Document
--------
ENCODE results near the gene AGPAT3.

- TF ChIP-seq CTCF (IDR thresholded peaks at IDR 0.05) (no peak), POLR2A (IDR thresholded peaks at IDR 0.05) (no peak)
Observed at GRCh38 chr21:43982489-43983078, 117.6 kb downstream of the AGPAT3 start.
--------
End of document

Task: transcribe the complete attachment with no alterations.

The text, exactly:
ENCODE results near the gene AGPAT3.

- TF ChIP-seq CTCF (IDR thresholded peaks at IDR 0.05) (no peak), POLR2A (IDR thresholded peaks at IDR 0.05) (no peak)
Observed at GRCh38 chr21:43982489-43983078, 117.6 kb downstream of the AGPAT3 start.